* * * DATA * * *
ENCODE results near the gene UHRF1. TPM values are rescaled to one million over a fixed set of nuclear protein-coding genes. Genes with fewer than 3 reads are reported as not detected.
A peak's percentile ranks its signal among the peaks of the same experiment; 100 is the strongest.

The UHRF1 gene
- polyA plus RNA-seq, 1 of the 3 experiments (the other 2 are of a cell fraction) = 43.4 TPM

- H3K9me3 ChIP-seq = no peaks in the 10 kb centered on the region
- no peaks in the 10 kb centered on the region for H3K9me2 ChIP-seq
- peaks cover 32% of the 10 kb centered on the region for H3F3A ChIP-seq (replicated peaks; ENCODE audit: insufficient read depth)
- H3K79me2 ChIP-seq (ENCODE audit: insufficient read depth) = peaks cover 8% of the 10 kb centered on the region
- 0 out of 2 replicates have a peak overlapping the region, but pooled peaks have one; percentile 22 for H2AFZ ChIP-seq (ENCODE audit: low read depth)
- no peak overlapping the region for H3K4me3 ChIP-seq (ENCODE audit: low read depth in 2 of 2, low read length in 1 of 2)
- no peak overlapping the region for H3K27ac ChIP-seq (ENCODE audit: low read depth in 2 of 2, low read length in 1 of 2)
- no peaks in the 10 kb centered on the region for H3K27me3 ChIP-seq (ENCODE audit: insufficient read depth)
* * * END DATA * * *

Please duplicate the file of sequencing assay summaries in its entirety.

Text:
ENCODE results near the gene UHRF1. TPM values are rescaled to one million over a fixed set of nuclear protein-coding genes. Genes with fewer than 3 reads are reported as not detected.
A peak's percentile ranks its signal among the peaks of the same experiment; 100 is the strongest.

The UHRF1 gene
- polyA plus RNA-seq, 1 of the 3 experiments (the other 2 are of a cell fraction) = 43.4 TPM

- H3K9me3 ChIP-seq = no peaks in the 10 kb centered on the region
- no peaks in the 10 kb centered on the region for H3K9me2 ChIP-seq
- peaks cover 32% of the 10 kb centered on the region for H3F3A ChIP-seq (replicated peaks; ENCODE audit: insufficient read depth)
- H3K79me2 ChIP-seq (ENCODE audit: insufficient read depth) = peaks cover 8% of the 10 kb centered on the region
- 0 out of 2 replicates have a peak overlapping the region, but pooled peaks have one; percentile 22 for H2AFZ ChIP-seq (ENCODE audit: low read depth)
- no peak overlapping the region for H3K4me3 ChIP-seq (ENCODE audit: low read depth in 2 of 2, low read length in 1 of 2)
- no peak overlapping the region for H3K27ac ChIP-seq (ENCODE audit: low read depth in 2 of 2, low read length in 1 of 2)
- no peaks in the 10 kb centered on the region for H3K27me3 ChIP-seq (ENCODE audit: insufficient read depth)